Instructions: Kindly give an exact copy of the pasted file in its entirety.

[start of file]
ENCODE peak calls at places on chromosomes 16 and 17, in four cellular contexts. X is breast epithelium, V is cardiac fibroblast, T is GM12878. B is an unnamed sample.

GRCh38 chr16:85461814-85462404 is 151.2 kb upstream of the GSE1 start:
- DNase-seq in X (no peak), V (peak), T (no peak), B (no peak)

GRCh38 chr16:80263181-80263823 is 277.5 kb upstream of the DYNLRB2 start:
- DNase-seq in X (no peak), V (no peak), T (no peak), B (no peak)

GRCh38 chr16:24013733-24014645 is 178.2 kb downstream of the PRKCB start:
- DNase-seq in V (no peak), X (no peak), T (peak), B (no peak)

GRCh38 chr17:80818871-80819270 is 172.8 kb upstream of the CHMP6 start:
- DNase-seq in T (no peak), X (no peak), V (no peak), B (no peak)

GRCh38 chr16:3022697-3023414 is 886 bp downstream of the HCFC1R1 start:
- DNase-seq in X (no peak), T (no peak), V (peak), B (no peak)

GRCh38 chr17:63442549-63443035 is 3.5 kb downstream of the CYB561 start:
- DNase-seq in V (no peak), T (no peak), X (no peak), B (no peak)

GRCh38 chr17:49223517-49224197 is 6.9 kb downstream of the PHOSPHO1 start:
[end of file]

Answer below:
ENCODE peak calls at places on chromosomes 16 and 17, in four cellular contexts. X is breast epithelium, V is cardiac fibroblast, T is GM12878. B is an unnamed sample.

GRCh38 chr16:85461814-85462404 is 151.2 kb upstream of the GSE1 start:
- DNase-seq in X (no peak), V (peak), T (no peak), B (no peak)

GRCh38 chr16:80263181-80263823 is 277.5 kb upstream of the DYNLRB2 start:
- DNase-seq in X (no peak), V (no peak), T (no peak), B (no peak)

GRCh38 chr16:24013733-24014645 is 178.2 kb downstream of the PRKCB start:
- DNase-seq in V (no peak), X (no peak), T (peak), B (no peak)

GRCh38 chr17:80818871-80819270 is 172.8 kb upstream of the CHMP6 start:
- DNase-seq in T (no peak), X (no peak), V (no peak), B (no peak)

GRCh38 chr16:3022697-3023414 is 886 bp downstream of the HCFC1R1 start:
- DNase-seq in X (no peak), T (no peak), V (peak), B (no peak)

GRCh38 chr17:63442549-63443035 is 3.5 kb downstream of the CYB561 start:
- DNase-seq in V (no peak), T (no peak), X (no peak), B (no peak)

GRCh38 chr17:49223517-49224197 is 6.9 kb downstream of the PHOSPHO1 start: